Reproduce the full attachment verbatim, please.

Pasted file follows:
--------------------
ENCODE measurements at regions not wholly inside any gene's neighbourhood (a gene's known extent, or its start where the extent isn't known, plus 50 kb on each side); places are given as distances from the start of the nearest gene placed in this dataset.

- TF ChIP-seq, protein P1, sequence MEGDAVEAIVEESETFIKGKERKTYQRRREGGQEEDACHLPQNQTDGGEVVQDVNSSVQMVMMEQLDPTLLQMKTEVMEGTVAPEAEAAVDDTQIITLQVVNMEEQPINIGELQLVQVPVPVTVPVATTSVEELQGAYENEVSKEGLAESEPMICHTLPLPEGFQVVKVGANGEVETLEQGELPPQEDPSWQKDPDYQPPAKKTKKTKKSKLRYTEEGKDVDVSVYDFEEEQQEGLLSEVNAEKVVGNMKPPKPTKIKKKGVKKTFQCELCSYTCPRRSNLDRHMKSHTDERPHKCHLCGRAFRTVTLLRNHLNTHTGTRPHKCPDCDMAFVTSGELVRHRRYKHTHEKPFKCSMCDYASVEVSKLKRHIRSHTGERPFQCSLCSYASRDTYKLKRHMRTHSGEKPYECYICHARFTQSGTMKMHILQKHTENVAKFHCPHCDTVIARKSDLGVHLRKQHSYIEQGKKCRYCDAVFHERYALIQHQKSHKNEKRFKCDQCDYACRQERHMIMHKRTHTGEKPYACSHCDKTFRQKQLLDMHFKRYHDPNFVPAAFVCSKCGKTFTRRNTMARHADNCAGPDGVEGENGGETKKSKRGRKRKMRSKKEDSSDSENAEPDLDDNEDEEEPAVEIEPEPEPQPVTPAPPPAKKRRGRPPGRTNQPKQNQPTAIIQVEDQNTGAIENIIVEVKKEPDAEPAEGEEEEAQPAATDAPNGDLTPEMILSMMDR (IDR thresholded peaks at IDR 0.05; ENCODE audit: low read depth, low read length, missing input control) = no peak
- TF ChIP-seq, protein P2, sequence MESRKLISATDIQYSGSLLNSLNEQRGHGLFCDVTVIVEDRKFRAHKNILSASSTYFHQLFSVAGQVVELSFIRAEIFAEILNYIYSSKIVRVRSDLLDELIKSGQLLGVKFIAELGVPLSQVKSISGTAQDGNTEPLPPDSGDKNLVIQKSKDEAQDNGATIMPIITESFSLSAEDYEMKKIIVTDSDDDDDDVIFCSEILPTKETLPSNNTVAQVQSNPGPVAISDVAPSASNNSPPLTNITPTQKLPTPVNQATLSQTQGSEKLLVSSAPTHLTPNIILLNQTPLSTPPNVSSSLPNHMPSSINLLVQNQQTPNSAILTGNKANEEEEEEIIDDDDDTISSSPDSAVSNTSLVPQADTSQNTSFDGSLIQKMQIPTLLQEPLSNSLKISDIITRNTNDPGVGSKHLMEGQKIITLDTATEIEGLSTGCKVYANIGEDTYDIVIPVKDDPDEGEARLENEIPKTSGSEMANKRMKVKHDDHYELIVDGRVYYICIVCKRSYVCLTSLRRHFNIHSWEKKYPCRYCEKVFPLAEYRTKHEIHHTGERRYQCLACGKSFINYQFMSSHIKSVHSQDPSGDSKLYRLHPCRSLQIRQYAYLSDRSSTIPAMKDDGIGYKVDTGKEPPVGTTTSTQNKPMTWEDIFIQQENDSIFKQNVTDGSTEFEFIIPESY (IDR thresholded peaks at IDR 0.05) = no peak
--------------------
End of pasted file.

ENCODE measurements at regions not wholly inside any gene's neighbourhood (a gene's known extent, or its start where the extent isn't known, plus 50 kb on each side); places are given as distances from the start of the nearest gene placed in this dataset.

- TF ChIP-seq, protein P1, sequence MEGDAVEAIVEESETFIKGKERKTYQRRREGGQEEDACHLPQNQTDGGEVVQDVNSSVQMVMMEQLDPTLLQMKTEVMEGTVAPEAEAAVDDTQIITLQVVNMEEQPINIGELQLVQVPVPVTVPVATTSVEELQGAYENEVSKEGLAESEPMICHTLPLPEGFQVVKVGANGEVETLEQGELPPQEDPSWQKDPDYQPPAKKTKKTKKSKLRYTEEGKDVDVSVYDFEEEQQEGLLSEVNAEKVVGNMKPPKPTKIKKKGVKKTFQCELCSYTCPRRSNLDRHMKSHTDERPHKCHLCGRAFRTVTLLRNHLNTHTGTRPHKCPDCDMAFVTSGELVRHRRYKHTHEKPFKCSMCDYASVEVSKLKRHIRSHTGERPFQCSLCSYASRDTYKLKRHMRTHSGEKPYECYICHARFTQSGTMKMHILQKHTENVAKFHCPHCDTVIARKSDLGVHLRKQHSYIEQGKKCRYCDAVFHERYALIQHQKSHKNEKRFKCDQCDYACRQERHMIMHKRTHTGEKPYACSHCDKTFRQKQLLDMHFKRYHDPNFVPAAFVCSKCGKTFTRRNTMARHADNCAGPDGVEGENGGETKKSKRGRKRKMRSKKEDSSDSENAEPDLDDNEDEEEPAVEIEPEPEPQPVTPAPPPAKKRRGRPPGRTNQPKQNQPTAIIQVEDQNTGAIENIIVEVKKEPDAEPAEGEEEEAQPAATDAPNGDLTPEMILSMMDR (IDR thresholded peaks at IDR 0.05; ENCODE audit: low read depth, low read length, missing input control) = no peak
- TF ChIP-seq, protein P2, sequence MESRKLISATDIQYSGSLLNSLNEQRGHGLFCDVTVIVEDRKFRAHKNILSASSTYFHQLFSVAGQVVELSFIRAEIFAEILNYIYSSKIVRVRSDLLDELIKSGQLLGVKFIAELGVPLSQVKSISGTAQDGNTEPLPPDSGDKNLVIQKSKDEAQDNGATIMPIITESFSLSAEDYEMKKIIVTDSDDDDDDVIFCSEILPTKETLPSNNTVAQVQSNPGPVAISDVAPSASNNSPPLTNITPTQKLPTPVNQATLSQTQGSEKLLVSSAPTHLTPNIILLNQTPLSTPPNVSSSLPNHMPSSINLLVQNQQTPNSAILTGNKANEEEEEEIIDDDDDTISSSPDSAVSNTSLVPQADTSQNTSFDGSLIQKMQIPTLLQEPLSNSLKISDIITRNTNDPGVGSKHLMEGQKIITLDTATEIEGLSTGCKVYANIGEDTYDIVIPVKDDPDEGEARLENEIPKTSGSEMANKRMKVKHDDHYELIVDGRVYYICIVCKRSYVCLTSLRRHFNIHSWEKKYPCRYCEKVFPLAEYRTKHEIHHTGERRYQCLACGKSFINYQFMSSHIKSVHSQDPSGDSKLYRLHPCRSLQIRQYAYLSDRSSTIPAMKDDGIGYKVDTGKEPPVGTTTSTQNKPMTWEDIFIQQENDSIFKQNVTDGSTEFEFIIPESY (IDR thresholded peaks at IDR 0.05) = no peak